When the Doctor Said 'Go Home and Keep Your Baby Comfortable'
Two years ago was our D-Day, or “Diagnosis Day.” I knew from the tone in the doctor’s voice when he called, that the words he was saying would forever change our lives. Still, I had no idea what that would mean for me or my family.
Multiple sulfatase deficiency (MSD) sounded (at the time) like a made up disease, and almost no one had ever heard of it. Even “Dr. Google” had so few places where I could find information, and nothing I found was helpful.
Slow progression. Progressive loss of function. Neurodegenerative. Fatal.
Like a punch to the stomach, my breath was stolen away from me; I couldn’t believe this would happen to me — to my family, to my baby.
I had hope there would be something we could do. Doctors fix things; scientists are always discovering new and amazing ways to combat disease. Surely there would be some sort of experimental treatment we could do to give our daughter at least a chance against this disease?
Nothing. Not one thing.
“Go home and keep her comfortable.” The worst words I have ever heard.
We had gotten used to her being nonverbal, but then the disease started to creep in. First, it started to steal her balance, which is what led to her diagnosis. We compensated with extra physical therapy, some AFO braces to help stabilize her little ankles and allow her to be as active as she wanted to be as a 2-year-old.
Then, her purple walker arrived that sat in our living room, feeling like a neon sign to her decline. Simple ankle braces weren’t enough to keep her on her feet anymore, so this purple walker became a part of our day, helping her stand and walk as much as she could, while at the same time being cumbersome and awkward, making normal toddler activities nearly impossible.
Every day, I thought her condition was as bad as it could get, yet the next day it would show me another skill lost, another indication of her decline.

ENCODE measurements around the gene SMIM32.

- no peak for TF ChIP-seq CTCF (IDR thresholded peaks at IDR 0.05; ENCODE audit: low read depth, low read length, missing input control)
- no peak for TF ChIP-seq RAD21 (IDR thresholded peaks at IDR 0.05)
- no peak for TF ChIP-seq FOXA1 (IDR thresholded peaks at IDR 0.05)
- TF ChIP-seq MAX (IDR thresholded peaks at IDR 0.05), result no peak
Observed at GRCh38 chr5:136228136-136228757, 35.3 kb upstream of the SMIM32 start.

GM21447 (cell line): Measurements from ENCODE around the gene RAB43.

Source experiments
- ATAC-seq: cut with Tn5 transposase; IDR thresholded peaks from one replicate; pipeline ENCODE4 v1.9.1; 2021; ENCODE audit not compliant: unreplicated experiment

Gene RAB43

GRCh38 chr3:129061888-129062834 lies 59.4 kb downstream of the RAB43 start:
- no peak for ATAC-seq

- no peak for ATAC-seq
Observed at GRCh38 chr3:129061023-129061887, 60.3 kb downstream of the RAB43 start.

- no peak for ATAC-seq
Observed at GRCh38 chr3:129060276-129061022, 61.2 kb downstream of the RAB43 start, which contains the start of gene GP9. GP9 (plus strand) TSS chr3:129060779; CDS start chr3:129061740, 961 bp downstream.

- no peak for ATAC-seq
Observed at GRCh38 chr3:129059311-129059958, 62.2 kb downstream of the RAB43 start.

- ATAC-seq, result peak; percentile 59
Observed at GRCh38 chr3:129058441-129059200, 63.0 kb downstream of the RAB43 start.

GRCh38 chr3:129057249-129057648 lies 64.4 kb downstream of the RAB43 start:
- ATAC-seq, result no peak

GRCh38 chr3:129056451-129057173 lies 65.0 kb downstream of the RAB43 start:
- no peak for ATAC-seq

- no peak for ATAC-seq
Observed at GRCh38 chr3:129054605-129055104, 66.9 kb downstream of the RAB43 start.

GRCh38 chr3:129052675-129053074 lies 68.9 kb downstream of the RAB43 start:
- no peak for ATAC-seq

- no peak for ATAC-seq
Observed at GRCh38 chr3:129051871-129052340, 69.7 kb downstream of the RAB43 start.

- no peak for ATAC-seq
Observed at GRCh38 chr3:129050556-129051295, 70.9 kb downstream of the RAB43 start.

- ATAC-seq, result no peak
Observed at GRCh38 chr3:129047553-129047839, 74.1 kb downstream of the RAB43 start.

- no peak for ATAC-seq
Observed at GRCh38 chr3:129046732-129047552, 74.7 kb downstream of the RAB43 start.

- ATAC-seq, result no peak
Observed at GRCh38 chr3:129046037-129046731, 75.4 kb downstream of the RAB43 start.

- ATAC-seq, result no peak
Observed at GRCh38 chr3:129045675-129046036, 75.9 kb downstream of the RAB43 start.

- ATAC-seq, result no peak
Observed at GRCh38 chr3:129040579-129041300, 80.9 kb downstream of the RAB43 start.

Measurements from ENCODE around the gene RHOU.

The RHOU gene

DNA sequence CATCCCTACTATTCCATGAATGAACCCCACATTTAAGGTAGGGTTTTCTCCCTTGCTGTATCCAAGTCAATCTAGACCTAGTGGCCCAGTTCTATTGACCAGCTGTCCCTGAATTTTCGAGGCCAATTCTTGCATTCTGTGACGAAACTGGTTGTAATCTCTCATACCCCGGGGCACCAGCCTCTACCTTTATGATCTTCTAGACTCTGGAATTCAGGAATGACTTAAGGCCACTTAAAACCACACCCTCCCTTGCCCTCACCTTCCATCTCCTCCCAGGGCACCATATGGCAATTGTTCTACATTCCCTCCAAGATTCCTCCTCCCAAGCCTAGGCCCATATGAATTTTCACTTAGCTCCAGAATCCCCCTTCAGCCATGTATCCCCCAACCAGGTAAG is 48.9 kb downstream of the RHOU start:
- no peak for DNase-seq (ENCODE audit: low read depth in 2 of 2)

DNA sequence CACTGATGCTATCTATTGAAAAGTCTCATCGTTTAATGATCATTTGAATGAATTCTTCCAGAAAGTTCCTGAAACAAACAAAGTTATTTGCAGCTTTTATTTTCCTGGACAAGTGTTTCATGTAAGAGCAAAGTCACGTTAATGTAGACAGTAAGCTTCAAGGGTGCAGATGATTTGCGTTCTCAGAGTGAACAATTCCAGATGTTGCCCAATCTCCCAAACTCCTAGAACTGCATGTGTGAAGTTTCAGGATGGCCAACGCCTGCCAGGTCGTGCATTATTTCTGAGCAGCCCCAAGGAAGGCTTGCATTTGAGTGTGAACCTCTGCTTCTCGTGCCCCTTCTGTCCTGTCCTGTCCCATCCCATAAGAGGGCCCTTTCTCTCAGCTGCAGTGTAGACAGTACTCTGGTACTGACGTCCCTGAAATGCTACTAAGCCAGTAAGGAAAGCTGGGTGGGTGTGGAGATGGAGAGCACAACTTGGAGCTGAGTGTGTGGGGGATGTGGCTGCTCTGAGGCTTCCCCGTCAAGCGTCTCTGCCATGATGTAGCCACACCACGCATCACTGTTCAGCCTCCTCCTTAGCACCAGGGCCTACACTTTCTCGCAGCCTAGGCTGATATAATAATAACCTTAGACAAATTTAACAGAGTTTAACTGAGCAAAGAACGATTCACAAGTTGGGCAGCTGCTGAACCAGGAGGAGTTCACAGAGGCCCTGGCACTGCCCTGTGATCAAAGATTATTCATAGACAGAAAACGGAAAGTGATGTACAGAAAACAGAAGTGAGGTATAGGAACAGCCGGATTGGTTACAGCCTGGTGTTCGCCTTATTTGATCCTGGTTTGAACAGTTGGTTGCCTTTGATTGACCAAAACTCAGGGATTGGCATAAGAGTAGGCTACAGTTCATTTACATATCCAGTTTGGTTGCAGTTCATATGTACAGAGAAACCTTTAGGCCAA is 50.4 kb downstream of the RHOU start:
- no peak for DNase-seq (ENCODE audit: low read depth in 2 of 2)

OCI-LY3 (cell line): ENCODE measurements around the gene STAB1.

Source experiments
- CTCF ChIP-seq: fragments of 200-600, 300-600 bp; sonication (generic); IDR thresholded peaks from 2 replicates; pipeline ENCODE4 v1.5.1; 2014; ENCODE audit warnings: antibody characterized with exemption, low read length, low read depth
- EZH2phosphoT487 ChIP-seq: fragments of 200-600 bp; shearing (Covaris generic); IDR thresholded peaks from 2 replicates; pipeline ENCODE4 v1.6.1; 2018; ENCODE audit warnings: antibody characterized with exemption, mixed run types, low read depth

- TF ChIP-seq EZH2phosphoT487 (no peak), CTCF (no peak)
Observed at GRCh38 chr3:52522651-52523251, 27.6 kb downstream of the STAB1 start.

It wasn’t long before even the purple walker couldn’t keep her on her feet for more than a couple of minutes. She was just too weak. She also started having problems chewing. My perfect little baby who loved Cheetos and meal time would hold food in her mouth for minutes at a time, her brain and tongue in a battle to get the food to the back of her mouth so she could then fight to swallow it.
We had to get her a feeding tube, a hole through her stomach leading directly into her insides. Gone were the days of family meals, watching our precious baby get excited for her favorite things to eat. Gone was the experience of birthday cakes, ice cream on a hot day, holiday meals and traditions. It was replaced with a can of liquid nutrition fed through a tube.
We had to get a specialty chair, now that she can no longer walk. It is supposed to help keep her body in a position that is comfortable, as well as keep her posture as good as it can be to help with her bones and muscles. Her brain is telling her muscles to tighten, pulling her precious little body into a ball. Her hands are curling up, so we have wrist splints. Her muscles pull her forwards out of the seat, so she is strapped back with a vest that attaches to the seat.
This is still my baby, my precious, perfect youngest daughter. The one who was full of spunk and attitude as a toddler — the one who has deep brown eyes that tell such a story, even though she has never spoken.
I watch her try to fight against her progressive condition with all her might. She tries to reach and touch things that she sees, and thrusts her whole body forward in an effort to move a hand. While she still is unable to do it, she keeps on fighting.
I can’t stop fighting either. I knew from the beginning I couldn’t just sit by and watch the progression of her condition without fighting. I have started a 501c3 The United MSD Foundation, found scientists and doctors to start the process towards the first ever viable clinical treatment for this disease, and put every ounce of determination, hope and effort I can into making this treatment in time for my own precious daughter.
Yet, the daily decline continues. My fight has gone from one simply for my child, to a fight for all families struggling with MSD. No parent should ever have to watch their child slowly stolen, piece by piece, without any way to stop it. No matter what happens, I am determined to ensure disease will no longer leave families with no option but to watch death slowly creep in.
I used to think you could work your way to what you have in life; now I know that many of the best people in this world are living with extreme challenges, regardless of how much they have worked towards.
Every day we keep going. We buckle my daughter into her specialty chair, hook up the tube feed, put on the wrist splints, and greet the day — one foot in front of the other, one second at a time. Not because we are strong, but because this is our life.
Our two-year anniversary of D-Day will be no different. We will keep going, keep fighting, and hold onto even the smallest shred of hope that we will win our battle for treatment before it’s too late for our own child.